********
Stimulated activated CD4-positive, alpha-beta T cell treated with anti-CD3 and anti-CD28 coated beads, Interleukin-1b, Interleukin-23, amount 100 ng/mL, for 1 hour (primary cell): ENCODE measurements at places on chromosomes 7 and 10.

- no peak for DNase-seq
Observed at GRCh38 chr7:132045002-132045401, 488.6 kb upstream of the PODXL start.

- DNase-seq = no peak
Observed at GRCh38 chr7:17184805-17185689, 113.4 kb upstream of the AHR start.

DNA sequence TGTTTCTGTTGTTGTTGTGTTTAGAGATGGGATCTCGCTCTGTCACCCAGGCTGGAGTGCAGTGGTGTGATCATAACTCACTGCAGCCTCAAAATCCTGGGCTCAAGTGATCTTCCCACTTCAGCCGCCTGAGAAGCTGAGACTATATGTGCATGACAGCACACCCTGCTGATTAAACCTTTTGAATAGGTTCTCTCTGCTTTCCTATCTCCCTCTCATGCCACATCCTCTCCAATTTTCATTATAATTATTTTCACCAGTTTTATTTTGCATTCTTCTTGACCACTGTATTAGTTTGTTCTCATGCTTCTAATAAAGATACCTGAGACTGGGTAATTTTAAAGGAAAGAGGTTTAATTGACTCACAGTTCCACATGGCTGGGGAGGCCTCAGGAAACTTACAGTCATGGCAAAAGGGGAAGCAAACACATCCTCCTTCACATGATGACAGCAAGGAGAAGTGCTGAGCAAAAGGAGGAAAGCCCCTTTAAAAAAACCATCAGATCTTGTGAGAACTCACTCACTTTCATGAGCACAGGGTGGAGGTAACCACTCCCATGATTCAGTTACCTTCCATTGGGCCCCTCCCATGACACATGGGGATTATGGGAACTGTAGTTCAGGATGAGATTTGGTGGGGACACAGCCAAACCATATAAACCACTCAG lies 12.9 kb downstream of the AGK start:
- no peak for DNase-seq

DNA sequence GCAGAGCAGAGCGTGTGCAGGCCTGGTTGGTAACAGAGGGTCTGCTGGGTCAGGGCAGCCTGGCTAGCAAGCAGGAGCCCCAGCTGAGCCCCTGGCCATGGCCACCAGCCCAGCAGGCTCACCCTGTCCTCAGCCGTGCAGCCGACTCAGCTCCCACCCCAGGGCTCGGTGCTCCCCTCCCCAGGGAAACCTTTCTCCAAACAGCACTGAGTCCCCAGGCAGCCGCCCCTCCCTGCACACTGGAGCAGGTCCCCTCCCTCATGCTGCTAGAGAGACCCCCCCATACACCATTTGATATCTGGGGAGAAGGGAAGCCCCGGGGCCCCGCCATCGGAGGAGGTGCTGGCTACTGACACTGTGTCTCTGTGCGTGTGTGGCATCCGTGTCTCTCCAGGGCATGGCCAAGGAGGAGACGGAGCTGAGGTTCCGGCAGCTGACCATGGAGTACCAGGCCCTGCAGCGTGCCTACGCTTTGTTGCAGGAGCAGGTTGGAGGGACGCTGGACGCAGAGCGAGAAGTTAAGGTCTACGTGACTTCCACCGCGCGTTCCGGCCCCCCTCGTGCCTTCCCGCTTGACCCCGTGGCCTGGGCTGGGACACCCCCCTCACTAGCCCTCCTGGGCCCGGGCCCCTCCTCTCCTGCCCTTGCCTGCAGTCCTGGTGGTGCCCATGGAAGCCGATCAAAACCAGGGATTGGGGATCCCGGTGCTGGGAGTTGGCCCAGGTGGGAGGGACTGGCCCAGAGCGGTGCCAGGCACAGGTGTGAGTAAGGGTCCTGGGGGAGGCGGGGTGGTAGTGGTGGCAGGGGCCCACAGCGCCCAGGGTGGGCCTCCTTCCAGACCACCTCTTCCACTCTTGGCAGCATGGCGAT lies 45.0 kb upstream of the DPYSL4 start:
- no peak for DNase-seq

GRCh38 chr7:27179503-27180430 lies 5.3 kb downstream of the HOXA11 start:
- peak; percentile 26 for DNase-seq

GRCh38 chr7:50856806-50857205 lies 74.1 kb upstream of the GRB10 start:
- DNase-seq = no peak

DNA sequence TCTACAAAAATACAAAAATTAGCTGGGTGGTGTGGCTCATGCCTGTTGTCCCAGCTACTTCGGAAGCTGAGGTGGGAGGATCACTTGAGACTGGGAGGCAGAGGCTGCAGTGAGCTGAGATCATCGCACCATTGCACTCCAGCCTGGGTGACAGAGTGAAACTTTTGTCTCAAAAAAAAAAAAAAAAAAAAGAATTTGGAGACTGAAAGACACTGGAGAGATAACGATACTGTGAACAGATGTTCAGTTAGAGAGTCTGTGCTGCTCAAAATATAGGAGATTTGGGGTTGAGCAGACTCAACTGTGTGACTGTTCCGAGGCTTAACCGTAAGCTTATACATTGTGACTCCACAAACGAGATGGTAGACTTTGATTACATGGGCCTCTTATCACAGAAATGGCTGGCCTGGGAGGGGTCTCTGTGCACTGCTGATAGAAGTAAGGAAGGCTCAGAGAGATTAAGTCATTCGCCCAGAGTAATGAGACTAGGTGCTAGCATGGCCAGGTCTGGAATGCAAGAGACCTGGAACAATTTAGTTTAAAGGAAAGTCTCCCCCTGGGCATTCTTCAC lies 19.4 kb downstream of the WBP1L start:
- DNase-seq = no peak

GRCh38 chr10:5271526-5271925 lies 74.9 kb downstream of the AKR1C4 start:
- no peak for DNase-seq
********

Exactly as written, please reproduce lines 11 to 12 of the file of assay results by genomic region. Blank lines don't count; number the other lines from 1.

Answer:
- peak; percentile 26 for DNase-seq

GRCh38 chr7:50856806-50857205 lies 74.1 kb upstream of the GRB10 start: